Despite the economic crisis, Greece remains an important market for British goods and services. Greece is currently the UK’s 43rd largest export market and in 2012 bilateral trade in goods was worth £ 1.51bn. The value of UK exports of goods to Greece fell by 25% in 2012 to £844m. The value of Greek imports to the UK increased by 1% on 2011 figures to £663m in 2012. Services sector(s) proved resistant to the economic downturn and recorded further growth with UK exports of services valued at £ 2.4 bn in 2012. Greek exports of services to the UK were valued at £3.5 bn.
In 2012 top UK exports of goods to Greece by value were: medicinal and pharmaceutical products; miscellaneous manufactured articles; clothing and accessories; beverages and vehicles. Top UK imports of goods from Greece by value were vegetables and fruit; electrical machinery, nonferrous metals; medicinal and pharmaceutical products; and dairy products.
A pro-austerity coalition government was elected in June 2012 with New Democracy Leader, Antonis Samaras as Prime Minister. Samaras has been committed to pushing though an austerity package required for Greece to secure EU and IMF funds. These measures have to an extent stabilised the economic situation in Greece. However, the economy is still contracting and economists predict that growth will return in 2014.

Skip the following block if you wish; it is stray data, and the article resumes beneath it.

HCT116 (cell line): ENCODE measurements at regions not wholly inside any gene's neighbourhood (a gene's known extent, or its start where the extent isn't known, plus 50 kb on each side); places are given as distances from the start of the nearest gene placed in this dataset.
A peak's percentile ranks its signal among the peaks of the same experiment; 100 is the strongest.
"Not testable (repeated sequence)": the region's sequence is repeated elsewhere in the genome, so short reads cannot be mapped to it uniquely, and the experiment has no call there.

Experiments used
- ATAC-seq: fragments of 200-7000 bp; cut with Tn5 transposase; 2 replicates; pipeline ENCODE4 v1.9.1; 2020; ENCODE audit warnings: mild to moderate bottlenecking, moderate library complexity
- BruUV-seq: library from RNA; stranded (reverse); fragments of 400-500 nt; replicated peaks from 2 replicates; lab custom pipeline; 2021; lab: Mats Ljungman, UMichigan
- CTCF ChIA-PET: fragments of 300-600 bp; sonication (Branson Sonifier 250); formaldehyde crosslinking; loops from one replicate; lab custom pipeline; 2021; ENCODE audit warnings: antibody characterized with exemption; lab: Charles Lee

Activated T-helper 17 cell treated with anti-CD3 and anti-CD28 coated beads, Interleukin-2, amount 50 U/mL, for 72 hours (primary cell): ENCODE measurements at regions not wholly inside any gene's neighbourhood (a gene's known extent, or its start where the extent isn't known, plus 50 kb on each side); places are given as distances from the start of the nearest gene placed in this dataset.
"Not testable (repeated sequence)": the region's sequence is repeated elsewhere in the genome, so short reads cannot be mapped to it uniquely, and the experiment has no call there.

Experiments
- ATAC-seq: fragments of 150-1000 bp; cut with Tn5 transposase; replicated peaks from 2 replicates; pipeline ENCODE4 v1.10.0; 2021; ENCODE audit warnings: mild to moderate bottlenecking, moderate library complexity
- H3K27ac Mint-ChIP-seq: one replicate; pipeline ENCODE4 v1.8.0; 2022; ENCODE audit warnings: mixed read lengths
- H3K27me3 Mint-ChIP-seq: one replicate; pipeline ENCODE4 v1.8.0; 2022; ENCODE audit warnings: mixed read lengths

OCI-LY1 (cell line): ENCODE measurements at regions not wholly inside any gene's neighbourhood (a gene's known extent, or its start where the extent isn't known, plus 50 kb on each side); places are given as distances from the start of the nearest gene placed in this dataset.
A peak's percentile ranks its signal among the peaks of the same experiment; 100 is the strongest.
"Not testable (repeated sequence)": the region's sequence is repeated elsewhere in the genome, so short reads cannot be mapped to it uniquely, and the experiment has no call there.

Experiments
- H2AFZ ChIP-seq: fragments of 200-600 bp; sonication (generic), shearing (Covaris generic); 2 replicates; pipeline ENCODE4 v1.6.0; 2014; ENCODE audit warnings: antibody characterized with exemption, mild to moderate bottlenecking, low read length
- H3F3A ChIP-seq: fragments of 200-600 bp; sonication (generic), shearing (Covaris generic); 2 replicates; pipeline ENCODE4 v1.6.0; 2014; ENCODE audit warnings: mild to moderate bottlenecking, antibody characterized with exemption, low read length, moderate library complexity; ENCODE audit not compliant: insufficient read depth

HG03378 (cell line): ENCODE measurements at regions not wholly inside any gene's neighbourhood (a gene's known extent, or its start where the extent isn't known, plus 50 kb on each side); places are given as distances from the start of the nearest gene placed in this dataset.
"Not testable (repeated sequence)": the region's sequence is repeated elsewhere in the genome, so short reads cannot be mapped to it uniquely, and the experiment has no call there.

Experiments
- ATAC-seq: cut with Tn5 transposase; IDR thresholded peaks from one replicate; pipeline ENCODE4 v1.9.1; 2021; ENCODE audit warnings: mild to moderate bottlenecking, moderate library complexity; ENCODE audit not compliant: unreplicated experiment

Greece is in the process of privatising a large number of its state assets, including transport infrastructure, utilities, energy and real estate holdings. The programme, launched in 2011, aims to attract private investment to help restructure the Greek economy and pay down debt. This programme provides significant opportunity for UK professional services, including auditors and accountants, legal professionals, technical consultants and project managers. Further drivers to growth are the oil and gas projects: Socar and BP announced in June 2013 that TAP (Trans Adriatic pipeline)- a 1.5 billion euro pipeline project- will go through Greece, carrying Azeri gas to Europe. Recent oil and gas findings in Western Greece and the Ionian sea will also lead to further exploration and exploitation rounds.
As regards British companies, despite an inevitable sales drop, most have weathered the storm. In some cases, they also use Greece as a base for their SE European operations. The UK is a major investor in Greece with business interests in most sectors of the Greek economy. Many famous British names, from retail & banking to professional services, are established in Greece.
The UKTI Athens team can assist UK based companies who would like to find out more about opportunities in the Greek market. We can be contacted at: firstname.lastname@example.org